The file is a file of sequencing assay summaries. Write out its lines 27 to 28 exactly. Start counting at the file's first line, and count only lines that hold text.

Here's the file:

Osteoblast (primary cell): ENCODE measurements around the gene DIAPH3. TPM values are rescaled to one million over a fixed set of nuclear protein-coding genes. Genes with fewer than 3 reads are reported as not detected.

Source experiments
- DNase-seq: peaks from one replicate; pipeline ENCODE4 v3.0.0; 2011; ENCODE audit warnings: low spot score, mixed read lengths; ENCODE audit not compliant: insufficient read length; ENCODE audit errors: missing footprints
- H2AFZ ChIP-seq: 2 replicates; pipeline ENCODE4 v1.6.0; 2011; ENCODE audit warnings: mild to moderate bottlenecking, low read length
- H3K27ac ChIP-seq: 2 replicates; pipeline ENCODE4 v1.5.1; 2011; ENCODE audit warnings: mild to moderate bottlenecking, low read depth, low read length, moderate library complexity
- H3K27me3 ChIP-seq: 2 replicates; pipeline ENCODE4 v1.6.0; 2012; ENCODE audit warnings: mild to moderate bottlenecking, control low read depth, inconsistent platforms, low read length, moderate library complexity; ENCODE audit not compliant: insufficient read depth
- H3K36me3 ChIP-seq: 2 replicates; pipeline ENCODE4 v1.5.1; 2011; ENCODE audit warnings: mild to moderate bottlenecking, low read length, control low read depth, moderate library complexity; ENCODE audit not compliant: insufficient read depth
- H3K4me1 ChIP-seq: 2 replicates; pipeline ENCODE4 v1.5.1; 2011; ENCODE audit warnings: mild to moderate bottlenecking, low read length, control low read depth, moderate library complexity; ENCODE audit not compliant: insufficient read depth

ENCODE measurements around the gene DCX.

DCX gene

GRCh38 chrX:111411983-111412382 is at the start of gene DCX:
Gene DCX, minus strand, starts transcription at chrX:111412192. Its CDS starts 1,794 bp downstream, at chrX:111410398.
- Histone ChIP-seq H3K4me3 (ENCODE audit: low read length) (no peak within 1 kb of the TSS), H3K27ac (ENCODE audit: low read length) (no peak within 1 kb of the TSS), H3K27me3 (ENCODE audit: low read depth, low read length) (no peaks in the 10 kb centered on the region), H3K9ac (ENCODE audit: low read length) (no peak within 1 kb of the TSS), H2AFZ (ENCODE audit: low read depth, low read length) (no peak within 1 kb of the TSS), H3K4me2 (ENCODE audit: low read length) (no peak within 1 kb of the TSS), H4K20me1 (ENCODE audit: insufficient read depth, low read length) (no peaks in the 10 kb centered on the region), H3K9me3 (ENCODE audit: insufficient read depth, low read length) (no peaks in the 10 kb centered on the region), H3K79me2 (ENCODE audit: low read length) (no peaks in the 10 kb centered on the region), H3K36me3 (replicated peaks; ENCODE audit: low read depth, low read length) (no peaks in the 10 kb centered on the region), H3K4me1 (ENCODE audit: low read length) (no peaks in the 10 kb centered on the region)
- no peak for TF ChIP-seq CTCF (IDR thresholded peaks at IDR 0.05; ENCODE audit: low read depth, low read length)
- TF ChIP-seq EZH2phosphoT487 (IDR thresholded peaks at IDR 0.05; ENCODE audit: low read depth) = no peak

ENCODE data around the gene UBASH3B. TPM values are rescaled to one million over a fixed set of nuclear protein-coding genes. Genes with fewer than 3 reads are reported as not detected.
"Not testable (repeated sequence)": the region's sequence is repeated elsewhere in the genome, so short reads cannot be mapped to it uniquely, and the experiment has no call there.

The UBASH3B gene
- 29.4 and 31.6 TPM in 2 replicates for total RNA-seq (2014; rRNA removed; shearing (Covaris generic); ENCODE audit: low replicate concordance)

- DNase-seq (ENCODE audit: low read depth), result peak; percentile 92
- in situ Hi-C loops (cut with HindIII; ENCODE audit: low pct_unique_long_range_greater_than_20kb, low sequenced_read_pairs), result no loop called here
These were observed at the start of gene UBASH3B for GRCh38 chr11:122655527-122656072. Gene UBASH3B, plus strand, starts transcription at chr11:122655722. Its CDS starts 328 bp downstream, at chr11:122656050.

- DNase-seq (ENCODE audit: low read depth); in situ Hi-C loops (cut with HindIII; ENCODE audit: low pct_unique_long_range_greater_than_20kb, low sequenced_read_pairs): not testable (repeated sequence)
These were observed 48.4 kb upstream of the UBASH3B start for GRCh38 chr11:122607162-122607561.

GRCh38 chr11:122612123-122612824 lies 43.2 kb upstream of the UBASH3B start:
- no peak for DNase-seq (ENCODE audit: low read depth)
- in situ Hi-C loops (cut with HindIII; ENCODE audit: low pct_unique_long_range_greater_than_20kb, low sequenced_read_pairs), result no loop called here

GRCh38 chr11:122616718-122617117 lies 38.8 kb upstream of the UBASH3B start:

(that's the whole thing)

- in situ Hi-C loops (cut with HindIII; ENCODE audit: low pct_unique_long_range_greater_than_20kb, low sequenced_read_pairs), result no loop called here

GRCh38 chr11:122616718-122617117 lies 38.8 kb upstream of the UBASH3B start: